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Securing cities in the cyber age

It now seems kind of quaint that cybercriminals go after computers. The kind of threats we now expect to have, have a much larger appetite.

Mike Nelson, DigiCert.
March 7th 2020 | 6738 readers

Mike Nelson, VP of IoT Security, DigiCert
Mike Nelson, VP of IoT Security, DigiCert
A recent Freedom of Information request has revealed that London's world-famous tourist attractions, such as the National History Museum, Kew Gardens and the Tate art galleries have been attacked over 109 million times in the last few years. 

In America, ransomware gangs seem no longer satisfied with office networks and home computers. In fact, the latest trend seems to be attacking cities. In the last few years Akron, Ohio and Del Rio, Texas have both been attacked multiple times by ransomware gangs. In 2018, Atlanta was forced to shut down local government services and take up pen and paper to carry out critical functions. The cleanup costs have totalled in the millions. 

In May this year, Baltimore found itself the latest victim of just such an attack - this time in the form of a ransomware family called RobbinHood. The attackers left a note, demanding $76,000 in bitcoin and concluded “We won’t talk more, all we know is MONEY! Hurry up!”

Government services were again paralysed. But so too, were real estate sales when the systems the local government used to assess sellers were locked up. A warning system set up to warn public health officials and drug users that potentially dangerous shipments of drugs were being sold in the area was also caught up in the attack. 

City officials have recently reported that the cleanup will cost $18 million. Some will be wishing that they had paid the ransom. 

It seems to have gone unnoticed by some that cities are now a target and this is the new normal. 

And as with so much in cyber security it’s an area where the attack surface is massively and irreversibly widening. 

It’s widening in two ways—the dawn of the smart city and the coming arrival of quantum computing. With smart cities, the metropolis will be woven with a whole galaxy of endpoints which collect, inform and govern the very operation of those cities. Emergency services, traffic lights, waste management and more will all soon be overseen and managed by computers.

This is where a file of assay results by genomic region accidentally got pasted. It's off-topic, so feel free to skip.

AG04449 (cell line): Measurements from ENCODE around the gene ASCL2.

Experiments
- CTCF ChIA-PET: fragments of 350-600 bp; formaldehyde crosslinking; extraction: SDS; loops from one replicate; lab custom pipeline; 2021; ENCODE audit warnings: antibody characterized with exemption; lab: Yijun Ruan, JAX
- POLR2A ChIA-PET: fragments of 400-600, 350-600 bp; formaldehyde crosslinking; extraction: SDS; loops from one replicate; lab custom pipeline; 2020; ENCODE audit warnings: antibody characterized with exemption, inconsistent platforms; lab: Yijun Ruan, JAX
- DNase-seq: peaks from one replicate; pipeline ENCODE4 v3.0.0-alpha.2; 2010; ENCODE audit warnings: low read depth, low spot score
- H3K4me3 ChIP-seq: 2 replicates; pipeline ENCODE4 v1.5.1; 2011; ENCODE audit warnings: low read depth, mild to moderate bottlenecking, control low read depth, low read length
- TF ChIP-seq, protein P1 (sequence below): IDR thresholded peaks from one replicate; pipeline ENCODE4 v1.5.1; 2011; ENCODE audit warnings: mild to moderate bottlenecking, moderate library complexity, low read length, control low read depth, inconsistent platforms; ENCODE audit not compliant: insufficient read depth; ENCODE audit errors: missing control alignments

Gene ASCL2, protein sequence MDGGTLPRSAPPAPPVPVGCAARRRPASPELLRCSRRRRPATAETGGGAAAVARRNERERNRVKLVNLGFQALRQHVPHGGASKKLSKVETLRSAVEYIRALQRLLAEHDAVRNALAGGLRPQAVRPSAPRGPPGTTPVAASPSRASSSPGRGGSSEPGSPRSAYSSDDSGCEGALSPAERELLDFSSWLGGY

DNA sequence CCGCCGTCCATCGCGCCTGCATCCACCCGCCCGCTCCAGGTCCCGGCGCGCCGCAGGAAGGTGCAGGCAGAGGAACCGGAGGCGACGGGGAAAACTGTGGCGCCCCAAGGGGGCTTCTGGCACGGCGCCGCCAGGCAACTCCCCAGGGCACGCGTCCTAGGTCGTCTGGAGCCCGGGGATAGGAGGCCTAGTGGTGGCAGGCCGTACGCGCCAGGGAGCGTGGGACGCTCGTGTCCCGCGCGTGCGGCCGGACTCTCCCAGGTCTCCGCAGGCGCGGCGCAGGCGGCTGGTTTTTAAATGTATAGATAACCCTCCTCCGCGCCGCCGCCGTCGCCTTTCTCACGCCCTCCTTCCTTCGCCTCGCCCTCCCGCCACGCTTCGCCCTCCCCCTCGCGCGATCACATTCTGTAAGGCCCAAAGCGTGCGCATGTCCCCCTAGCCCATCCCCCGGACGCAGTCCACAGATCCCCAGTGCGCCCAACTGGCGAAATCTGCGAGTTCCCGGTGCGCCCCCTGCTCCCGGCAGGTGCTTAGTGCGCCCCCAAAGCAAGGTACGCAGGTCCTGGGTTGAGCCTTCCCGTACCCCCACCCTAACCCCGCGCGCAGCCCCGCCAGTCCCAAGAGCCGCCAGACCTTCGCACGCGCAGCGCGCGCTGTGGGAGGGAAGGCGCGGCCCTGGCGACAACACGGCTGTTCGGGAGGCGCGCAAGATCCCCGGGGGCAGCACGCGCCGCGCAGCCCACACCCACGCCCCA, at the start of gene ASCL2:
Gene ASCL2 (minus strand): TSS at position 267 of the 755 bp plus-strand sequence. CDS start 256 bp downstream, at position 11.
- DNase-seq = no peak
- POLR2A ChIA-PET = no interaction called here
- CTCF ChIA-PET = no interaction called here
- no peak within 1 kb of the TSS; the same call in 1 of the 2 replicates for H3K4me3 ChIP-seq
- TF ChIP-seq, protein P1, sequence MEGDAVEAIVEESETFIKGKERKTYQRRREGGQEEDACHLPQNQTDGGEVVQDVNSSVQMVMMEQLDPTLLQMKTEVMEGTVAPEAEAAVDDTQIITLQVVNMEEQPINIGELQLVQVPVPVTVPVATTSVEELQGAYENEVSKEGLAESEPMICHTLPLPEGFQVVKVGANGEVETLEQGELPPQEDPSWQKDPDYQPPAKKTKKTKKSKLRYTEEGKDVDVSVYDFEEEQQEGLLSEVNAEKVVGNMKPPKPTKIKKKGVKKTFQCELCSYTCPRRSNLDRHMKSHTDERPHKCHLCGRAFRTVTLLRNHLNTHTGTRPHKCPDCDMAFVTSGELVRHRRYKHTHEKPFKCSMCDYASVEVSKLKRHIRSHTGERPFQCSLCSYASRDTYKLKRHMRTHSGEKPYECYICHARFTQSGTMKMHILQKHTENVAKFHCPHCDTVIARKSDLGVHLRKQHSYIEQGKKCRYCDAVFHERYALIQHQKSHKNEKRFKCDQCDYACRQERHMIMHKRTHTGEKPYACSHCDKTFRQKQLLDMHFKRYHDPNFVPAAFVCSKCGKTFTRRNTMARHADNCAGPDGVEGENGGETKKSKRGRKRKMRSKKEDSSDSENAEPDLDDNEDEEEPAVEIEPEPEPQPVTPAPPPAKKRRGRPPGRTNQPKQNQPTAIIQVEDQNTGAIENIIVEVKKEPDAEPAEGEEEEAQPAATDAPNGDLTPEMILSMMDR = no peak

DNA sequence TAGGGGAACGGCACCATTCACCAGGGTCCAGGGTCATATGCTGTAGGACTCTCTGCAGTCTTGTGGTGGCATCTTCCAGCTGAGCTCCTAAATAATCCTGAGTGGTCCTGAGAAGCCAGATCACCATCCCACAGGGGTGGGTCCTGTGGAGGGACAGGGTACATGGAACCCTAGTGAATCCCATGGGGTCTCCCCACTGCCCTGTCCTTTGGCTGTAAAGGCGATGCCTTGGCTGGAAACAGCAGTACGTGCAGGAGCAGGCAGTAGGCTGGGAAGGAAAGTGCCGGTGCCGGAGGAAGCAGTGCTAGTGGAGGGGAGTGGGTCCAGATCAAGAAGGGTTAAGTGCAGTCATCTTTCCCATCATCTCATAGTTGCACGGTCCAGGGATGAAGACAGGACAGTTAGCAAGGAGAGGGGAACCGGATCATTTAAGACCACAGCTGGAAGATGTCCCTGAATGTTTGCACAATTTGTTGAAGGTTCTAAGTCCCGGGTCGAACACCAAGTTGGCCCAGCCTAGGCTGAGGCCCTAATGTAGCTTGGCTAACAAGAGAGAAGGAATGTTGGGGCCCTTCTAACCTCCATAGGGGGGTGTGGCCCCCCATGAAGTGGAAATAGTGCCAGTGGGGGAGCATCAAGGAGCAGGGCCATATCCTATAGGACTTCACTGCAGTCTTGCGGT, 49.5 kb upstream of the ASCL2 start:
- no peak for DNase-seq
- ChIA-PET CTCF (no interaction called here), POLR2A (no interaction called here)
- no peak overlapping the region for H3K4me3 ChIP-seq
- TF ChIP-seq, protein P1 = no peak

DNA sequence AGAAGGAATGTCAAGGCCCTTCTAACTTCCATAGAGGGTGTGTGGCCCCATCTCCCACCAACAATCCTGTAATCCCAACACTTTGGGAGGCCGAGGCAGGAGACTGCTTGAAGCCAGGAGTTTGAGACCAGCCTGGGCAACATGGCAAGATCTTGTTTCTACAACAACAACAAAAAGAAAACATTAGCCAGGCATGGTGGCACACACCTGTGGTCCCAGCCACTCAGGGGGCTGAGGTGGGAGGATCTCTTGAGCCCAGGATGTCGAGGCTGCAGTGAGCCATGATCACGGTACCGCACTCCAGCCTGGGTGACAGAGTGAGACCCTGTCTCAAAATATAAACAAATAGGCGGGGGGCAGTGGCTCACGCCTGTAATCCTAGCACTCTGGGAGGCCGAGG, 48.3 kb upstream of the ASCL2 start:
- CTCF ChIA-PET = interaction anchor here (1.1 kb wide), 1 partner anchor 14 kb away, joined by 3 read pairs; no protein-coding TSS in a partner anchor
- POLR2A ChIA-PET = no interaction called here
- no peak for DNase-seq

Last year, London Mayor Sadiq Khan launched a plan to make London into one of the world’s “smartest cities.” His ambitious roadmap includes plans to commission “a new generation of smart technology” such as lamp posts that can monitor air quality and benches and shelters that could integrate public Wi Fi, cameras, electric vehicle charge points and more. 

London is just one. In Barcelona, smart traffic lights mean that ambulances, fire trucks and police cars speed towards emergencies along a route of automated green lights. Amsterdam manages congestion by collecting traffic and parking data. Dubai is planning to fully digitise local government services and aims to provide 5000 public hubs for citizens to access those services. Similar schemes are pushing ahead the world over – some of which take the security of those projects very seriously and some that don’t.

The other major step forward here is a change in computing - the arrival of quantum computing. 

The distinction seems simple. Classical computing uses bits, which can be composed of either a 1 or a 0, as its basic unit of information. Quantum uses qubits. Qubits can be composed of multiple values at the same time, allowing a quantum computer to not only solve problems faster, and smarter than any computer yet invented, but also able to solve multiple problems at the same time. 

This giant leap forward for computing, also signals a giant leap for motivated actors, who will also be able to deploy quantum computing against their victims. This advance for hackers may seem like a parochial technical issue, which would be the case if it weren't for the advance of smart cities.